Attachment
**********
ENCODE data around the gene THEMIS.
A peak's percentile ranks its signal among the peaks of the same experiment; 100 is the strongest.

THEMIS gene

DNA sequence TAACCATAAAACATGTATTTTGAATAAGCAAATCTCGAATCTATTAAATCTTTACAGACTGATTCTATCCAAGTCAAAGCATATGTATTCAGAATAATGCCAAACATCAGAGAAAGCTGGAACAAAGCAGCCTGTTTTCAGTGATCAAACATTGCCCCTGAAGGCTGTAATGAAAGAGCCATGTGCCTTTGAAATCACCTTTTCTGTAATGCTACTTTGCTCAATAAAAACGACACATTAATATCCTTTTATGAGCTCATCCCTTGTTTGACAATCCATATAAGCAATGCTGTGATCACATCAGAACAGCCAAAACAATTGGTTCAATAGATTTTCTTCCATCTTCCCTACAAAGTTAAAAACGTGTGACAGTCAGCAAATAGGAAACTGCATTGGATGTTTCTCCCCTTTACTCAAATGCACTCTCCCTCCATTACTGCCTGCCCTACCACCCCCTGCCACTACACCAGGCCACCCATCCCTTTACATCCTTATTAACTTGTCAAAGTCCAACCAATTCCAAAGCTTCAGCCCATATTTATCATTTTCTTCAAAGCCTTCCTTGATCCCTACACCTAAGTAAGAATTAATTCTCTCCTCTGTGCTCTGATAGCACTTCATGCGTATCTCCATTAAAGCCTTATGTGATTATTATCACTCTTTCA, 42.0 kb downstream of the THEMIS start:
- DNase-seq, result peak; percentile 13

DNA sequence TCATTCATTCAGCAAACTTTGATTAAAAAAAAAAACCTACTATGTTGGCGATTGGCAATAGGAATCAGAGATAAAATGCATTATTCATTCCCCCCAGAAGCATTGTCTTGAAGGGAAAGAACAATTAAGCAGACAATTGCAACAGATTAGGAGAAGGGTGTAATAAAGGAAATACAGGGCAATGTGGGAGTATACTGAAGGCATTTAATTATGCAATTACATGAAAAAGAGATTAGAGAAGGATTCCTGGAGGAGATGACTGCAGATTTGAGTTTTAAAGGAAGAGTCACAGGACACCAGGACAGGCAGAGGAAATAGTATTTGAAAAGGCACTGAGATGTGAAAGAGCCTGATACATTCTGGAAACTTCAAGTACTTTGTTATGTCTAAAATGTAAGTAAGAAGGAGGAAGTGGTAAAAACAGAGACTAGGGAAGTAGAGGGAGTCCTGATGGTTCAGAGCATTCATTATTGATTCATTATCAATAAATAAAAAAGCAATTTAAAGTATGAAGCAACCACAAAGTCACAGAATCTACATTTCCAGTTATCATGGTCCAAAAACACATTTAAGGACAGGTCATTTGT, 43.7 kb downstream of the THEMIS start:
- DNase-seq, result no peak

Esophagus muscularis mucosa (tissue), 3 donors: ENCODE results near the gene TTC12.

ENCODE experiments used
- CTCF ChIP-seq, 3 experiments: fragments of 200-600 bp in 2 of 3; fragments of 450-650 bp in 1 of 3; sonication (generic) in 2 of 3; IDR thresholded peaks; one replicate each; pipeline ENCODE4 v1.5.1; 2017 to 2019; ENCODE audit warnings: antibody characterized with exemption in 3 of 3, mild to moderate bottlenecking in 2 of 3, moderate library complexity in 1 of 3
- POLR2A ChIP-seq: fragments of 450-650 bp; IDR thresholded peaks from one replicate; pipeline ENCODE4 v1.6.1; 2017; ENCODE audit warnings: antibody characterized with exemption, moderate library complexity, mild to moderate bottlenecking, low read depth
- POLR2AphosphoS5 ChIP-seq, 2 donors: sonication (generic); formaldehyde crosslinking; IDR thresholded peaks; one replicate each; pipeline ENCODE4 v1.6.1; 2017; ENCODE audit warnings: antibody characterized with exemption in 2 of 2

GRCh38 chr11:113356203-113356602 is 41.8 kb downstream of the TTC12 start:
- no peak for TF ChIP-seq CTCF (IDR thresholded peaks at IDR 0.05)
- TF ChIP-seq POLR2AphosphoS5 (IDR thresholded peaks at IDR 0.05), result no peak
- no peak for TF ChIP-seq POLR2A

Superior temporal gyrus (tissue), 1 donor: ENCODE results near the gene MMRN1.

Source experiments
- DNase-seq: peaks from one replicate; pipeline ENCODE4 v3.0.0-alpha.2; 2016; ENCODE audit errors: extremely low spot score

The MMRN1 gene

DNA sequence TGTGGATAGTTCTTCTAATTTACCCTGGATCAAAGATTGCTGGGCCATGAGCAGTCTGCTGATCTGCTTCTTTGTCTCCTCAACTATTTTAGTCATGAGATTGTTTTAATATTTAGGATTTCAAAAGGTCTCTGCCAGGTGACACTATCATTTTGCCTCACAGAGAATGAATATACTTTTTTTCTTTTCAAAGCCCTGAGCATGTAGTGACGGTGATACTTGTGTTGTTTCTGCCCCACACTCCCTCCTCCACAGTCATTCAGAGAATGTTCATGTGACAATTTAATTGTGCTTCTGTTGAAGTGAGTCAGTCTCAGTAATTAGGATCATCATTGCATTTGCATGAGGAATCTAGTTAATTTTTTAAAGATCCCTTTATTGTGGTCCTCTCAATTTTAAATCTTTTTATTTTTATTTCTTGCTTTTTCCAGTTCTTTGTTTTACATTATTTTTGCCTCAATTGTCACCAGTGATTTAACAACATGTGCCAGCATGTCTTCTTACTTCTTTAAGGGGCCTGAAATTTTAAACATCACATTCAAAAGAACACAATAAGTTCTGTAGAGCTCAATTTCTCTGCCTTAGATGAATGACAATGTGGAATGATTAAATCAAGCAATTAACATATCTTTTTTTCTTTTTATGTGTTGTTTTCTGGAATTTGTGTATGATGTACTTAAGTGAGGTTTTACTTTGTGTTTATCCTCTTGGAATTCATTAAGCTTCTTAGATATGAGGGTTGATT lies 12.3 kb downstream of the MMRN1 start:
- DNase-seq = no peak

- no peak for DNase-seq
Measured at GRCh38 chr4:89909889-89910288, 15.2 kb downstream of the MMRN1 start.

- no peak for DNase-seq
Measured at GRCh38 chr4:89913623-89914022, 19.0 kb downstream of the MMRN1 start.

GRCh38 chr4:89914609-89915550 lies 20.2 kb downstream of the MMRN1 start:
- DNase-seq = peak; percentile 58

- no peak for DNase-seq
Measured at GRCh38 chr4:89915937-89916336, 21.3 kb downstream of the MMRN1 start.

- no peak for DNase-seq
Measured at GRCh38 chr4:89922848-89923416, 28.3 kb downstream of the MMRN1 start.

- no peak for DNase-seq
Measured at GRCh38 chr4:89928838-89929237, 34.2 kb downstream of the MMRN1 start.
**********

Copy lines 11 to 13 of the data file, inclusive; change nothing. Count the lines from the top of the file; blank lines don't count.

- POLR2A ChIP-seq: fragments of 450-650 bp; IDR thresholded peaks from one replicate; pipeline ENCODE4 v1.6.1; 2017; ENCODE audit warnings: antibody characterized with exemption, moderate library complexity, mild to moderate bottlenecking, low read depth
- POLR2AphosphoS5 ChIP-seq, 2 donors: sonication (generic); formaldehyde crosslinking; IDR thresholded peaks; one replicate each; pipeline ENCODE4 v1.6.1; 2017; ENCODE audit warnings: antibody characterized with exemption in 2 of 2

GRCh38 chr11:113356203-113356602 is 41.8 kb downstream of the TTC12 start: